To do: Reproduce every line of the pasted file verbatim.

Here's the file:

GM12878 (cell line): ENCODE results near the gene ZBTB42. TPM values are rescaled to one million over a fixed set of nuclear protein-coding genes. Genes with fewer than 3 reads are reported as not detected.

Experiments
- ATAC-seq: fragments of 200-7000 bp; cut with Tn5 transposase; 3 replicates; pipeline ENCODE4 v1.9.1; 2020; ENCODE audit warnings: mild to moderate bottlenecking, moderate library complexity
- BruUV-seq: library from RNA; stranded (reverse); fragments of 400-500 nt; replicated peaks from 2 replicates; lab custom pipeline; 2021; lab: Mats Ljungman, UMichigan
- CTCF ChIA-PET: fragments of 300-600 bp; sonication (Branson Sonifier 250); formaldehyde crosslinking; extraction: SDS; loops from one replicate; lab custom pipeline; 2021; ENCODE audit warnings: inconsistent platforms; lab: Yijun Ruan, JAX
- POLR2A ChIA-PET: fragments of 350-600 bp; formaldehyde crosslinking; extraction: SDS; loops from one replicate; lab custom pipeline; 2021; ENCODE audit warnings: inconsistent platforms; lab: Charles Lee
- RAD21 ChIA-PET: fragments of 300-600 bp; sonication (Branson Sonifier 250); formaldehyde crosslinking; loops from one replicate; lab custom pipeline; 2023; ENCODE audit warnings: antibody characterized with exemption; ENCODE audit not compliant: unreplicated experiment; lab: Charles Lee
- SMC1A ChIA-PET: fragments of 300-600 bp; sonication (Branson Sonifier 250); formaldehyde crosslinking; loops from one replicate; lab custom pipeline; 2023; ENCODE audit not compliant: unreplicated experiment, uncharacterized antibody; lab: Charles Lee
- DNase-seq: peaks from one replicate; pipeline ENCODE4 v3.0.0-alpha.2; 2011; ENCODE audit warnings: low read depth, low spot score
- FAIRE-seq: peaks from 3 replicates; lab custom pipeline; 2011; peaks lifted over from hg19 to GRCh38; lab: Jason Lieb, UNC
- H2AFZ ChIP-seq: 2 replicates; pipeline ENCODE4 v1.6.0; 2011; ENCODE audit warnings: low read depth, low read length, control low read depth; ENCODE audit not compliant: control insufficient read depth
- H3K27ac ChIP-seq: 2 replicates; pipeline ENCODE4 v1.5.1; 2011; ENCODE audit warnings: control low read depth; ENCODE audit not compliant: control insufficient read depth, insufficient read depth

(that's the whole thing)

GM12878 (cell line): ENCODE results near the gene ZBTB42. TPM values are rescaled to one million over a fixed set of nuclear protein-coding genes. Genes with fewer than 3 reads are reported as not detected.

Experiments
- ATAC-seq: fragments of 200-7000 bp; cut with Tn5 transposase; 3 replicates; pipeline ENCODE4 v1.9.1; 2020; ENCODE audit warnings: mild to moderate bottlenecking, moderate library complexity
- BruUV-seq: library from RNA; stranded (reverse); fragments of 400-500 nt; replicated peaks from 2 replicates; lab custom pipeline; 2021; lab: Mats Ljungman, UMichigan
- CTCF ChIA-PET: fragments of 300-600 bp; sonication (Branson Sonifier 250); formaldehyde crosslinking; extraction: SDS; loops from one replicate; lab custom pipeline; 2021; ENCODE audit warnings: inconsistent platforms; lab: Yijun Ruan, JAX
- POLR2A ChIA-PET: fragments of 350-600 bp; formaldehyde crosslinking; extraction: SDS; loops from one replicate; lab custom pipeline; 2021; ENCODE audit warnings: inconsistent platforms; lab: Charles Lee
- RAD21 ChIA-PET: fragments of 300-600 bp; sonication (Branson Sonifier 250); formaldehyde crosslinking; loops from one replicate; lab custom pipeline; 2023; ENCODE audit warnings: antibody characterized with exemption; ENCODE audit not compliant: unreplicated experiment; lab: Charles Lee
- SMC1A ChIA-PET: fragments of 300-600 bp; sonication (Branson Sonifier 250); formaldehyde crosslinking; loops from one replicate; lab custom pipeline; 2023; ENCODE audit not compliant: unreplicated experiment, uncharacterized antibody; lab: Charles Lee
- DNase-seq: peaks from one replicate; pipeline ENCODE4 v3.0.0-alpha.2; 2011; ENCODE audit warnings: low read depth, low spot score
- FAIRE-seq: peaks from 3 replicates; lab custom pipeline; 2011; peaks lifted over from hg19 to GRCh38; lab: Jason Lieb, UNC
- H2AFZ ChIP-seq: 2 replicates; pipeline ENCODE4 v1.6.0; 2011; ENCODE audit warnings: low read depth, low read length, control low read depth; ENCODE audit not compliant: control insufficient read depth
- H3K27ac ChIP-seq: 2 replicates; pipeline ENCODE4 v1.5.1; 2011; ENCODE audit warnings: control low read depth; ENCODE audit not compliant: control insufficient read depth, insufficient read depth